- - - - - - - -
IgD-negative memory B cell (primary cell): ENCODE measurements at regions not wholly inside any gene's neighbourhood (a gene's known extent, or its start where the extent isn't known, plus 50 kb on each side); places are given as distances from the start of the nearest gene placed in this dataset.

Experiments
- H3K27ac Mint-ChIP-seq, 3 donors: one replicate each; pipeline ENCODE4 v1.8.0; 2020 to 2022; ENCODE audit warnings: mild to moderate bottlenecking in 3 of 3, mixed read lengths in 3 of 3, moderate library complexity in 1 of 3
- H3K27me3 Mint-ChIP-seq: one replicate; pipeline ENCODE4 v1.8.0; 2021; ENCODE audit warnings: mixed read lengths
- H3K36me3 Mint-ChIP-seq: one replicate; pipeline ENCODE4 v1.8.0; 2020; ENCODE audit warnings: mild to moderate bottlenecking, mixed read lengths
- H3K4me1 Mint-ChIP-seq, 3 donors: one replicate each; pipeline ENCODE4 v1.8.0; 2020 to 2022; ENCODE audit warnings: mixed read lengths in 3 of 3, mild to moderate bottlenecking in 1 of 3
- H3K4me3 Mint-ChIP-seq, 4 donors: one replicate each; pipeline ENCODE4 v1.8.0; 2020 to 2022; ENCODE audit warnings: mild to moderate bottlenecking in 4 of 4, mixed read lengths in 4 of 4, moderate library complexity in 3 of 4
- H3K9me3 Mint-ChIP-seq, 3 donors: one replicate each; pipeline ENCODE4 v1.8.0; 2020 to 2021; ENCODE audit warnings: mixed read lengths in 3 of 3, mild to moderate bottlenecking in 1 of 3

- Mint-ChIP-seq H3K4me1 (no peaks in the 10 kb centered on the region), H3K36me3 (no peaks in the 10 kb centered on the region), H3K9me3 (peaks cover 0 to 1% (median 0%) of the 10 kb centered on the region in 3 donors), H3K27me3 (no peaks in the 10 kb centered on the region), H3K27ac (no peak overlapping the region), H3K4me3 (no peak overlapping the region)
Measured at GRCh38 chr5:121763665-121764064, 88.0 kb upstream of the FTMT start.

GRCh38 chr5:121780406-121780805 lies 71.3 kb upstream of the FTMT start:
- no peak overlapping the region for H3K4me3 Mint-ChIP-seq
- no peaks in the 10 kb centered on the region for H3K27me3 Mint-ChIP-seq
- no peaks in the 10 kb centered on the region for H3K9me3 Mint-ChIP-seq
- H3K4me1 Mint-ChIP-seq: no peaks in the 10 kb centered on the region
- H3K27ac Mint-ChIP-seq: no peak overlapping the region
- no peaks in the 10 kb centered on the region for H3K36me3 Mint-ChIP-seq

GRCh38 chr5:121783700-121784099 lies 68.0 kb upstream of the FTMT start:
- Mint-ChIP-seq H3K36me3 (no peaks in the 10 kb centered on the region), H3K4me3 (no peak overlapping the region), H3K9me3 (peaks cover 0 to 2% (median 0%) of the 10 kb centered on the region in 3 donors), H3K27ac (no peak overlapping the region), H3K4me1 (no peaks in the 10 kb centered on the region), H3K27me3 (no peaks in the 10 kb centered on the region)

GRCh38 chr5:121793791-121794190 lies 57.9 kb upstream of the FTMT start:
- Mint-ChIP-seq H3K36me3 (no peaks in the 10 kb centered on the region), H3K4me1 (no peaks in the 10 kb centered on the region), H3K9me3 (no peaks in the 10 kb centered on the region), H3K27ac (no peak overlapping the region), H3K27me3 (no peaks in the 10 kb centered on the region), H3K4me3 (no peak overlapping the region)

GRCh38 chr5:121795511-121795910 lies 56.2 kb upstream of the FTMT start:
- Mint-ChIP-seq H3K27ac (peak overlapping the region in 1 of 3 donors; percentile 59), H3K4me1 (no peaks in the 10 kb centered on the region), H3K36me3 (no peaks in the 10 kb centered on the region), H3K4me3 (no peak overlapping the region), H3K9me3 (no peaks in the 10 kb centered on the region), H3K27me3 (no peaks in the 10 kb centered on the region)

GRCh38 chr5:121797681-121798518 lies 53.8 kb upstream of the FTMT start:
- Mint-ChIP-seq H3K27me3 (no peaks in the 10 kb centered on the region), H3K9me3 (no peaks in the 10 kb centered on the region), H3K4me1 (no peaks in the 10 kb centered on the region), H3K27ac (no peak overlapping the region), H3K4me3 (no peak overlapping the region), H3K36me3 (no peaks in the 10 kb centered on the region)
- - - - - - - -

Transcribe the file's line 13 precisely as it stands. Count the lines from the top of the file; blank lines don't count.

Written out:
- no peaks in the 10 kb centered on the region for H3K27me3 Mint-ChIP-seq